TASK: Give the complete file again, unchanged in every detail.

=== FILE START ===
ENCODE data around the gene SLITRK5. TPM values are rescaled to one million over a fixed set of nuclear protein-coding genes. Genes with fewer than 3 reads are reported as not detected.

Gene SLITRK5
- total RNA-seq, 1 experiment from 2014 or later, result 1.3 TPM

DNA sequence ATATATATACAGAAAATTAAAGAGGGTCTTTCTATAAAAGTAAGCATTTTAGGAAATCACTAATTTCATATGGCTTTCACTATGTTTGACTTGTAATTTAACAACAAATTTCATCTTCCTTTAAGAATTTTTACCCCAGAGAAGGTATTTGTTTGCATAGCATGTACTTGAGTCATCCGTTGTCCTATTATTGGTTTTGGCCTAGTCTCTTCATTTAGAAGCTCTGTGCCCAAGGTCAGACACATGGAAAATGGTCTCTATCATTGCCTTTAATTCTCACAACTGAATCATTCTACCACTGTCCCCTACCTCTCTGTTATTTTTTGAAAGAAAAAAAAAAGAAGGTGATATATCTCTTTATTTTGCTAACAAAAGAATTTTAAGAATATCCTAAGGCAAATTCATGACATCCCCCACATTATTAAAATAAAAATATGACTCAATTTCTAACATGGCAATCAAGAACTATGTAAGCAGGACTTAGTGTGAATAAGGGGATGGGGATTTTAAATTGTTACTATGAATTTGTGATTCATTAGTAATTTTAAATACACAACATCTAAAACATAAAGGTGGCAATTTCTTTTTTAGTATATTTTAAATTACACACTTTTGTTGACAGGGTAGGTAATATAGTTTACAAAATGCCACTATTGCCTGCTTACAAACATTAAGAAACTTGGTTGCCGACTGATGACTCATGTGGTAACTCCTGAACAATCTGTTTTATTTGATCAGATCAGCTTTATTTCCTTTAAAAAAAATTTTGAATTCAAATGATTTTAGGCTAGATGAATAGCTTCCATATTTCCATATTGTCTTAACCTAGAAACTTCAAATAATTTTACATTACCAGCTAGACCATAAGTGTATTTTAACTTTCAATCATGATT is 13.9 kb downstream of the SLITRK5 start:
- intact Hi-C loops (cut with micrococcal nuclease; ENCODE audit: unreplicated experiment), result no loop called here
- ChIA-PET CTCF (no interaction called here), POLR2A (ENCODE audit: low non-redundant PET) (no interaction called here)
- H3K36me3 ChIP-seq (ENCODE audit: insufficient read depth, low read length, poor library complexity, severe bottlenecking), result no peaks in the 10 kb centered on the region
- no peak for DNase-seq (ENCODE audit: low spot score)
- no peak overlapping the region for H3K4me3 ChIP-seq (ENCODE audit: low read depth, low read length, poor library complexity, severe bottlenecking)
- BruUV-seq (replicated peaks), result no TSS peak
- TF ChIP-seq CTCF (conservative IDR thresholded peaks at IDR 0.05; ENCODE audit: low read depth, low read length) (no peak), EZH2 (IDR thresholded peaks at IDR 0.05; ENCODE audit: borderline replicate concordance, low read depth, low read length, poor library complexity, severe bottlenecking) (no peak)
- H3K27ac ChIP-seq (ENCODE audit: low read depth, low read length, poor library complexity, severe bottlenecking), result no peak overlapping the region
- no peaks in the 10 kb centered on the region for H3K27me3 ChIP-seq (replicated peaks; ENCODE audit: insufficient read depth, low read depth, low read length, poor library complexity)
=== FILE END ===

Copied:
ENCODE data around the gene SLITRK5. TPM values are rescaled to one million over a fixed set of nuclear protein-coding genes. Genes with fewer than 3 reads are reported as not detected.

Gene SLITRK5
- total RNA-seq, 1 experiment from 2014 or later, result 1.3 TPM

DNA sequence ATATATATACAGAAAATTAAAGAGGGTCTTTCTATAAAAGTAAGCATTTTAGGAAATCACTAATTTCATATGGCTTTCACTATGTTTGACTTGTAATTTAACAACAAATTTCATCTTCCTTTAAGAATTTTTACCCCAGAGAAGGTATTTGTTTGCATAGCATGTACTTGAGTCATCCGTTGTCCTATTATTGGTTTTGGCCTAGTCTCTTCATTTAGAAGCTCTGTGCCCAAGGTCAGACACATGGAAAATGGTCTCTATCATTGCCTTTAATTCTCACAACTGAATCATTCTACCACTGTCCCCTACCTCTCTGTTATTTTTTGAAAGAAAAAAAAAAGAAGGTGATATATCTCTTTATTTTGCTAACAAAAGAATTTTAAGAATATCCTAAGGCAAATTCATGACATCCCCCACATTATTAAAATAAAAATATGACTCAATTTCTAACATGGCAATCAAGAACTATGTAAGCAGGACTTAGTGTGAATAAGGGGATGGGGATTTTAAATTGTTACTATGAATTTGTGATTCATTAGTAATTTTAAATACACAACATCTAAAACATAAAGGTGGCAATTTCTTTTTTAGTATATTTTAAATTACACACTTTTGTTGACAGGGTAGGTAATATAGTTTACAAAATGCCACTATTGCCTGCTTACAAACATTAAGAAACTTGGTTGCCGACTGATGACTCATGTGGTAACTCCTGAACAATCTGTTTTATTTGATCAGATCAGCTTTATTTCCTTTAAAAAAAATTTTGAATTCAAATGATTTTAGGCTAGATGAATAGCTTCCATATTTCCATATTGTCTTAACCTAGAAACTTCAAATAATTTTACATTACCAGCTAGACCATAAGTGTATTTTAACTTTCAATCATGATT is 13.9 kb downstream of the SLITRK5 start:
- intact Hi-C loops (cut with micrococcal nuclease; ENCODE audit: unreplicated experiment), result no loop called here
- ChIA-PET CTCF (no interaction called here), POLR2A (ENCODE audit: low non-redundant PET) (no interaction called here)
- H3K36me3 ChIP-seq (ENCODE audit: insufficient read depth, low read length, poor library complexity, severe bottlenecking), result no peaks in the 10 kb centered on the region
- no peak for DNase-seq (ENCODE audit: low spot score)
- no peak overlapping the region for H3K4me3 ChIP-seq (ENCODE audit: low read depth, low read length, poor library complexity, severe bottlenecking)
- BruUV-seq (replicated peaks), result no TSS peak
- TF ChIP-seq CTCF (conservative IDR thresholded peaks at IDR 0.05; ENCODE audit: low read depth, low read length) (no peak), EZH2 (IDR thresholded peaks at IDR 0.05; ENCODE audit: borderline replicate concordance, low read depth, low read length, poor library complexity, severe bottlenecking) (no peak)
- H3K27ac ChIP-seq (ENCODE audit: low read depth, low read length, poor library complexity, severe bottlenecking), result no peak overlapping the region
- no peaks in the 10 kb centered on the region for H3K27me3 ChIP-seq (replicated peaks; ENCODE audit: insufficient read depth, low read depth, low read length, poor library complexity)